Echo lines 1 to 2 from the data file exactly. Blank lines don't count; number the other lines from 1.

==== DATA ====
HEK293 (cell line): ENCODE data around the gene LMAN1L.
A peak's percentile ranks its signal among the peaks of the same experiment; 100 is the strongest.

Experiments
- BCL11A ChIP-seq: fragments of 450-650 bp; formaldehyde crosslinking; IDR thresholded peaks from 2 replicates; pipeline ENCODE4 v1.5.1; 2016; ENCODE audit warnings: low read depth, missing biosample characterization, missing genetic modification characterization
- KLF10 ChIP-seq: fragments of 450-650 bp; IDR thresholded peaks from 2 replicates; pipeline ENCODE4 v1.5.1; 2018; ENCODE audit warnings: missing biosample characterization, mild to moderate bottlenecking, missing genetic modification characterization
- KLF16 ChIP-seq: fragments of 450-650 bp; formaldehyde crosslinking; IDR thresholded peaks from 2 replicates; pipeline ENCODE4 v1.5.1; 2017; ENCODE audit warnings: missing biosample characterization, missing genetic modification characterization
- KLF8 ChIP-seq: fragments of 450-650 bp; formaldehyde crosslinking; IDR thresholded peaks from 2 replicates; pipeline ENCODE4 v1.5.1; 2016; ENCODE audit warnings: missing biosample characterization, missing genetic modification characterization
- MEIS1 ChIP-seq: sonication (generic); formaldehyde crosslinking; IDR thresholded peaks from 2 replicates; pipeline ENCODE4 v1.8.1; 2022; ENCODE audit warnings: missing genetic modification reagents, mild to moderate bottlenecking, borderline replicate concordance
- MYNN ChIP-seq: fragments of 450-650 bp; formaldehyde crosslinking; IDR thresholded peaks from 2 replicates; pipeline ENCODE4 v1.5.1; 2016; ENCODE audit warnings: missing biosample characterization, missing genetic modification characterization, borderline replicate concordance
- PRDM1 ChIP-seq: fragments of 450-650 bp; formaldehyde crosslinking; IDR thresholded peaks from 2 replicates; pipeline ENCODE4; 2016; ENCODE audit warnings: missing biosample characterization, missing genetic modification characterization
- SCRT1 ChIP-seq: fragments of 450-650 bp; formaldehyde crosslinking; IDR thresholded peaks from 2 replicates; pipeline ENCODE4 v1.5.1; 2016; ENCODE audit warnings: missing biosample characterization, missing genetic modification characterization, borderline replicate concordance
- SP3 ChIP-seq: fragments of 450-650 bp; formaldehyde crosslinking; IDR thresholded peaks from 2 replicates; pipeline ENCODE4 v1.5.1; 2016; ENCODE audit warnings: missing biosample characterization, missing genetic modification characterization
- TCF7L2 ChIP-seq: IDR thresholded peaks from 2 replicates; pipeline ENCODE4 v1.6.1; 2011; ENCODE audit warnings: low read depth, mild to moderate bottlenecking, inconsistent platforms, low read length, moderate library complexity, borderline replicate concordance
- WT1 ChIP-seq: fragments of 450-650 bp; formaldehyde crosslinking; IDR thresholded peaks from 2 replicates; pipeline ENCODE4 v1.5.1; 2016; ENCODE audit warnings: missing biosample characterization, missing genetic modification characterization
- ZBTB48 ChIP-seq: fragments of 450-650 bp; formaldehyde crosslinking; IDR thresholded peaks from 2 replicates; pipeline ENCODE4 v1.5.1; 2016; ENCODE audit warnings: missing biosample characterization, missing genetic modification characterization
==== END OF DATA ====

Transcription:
HEK293 (cell line): ENCODE data around the gene LMAN1L.
A peak's percentile ranks its signal among the peaks of the same experiment; 100 is the strongest.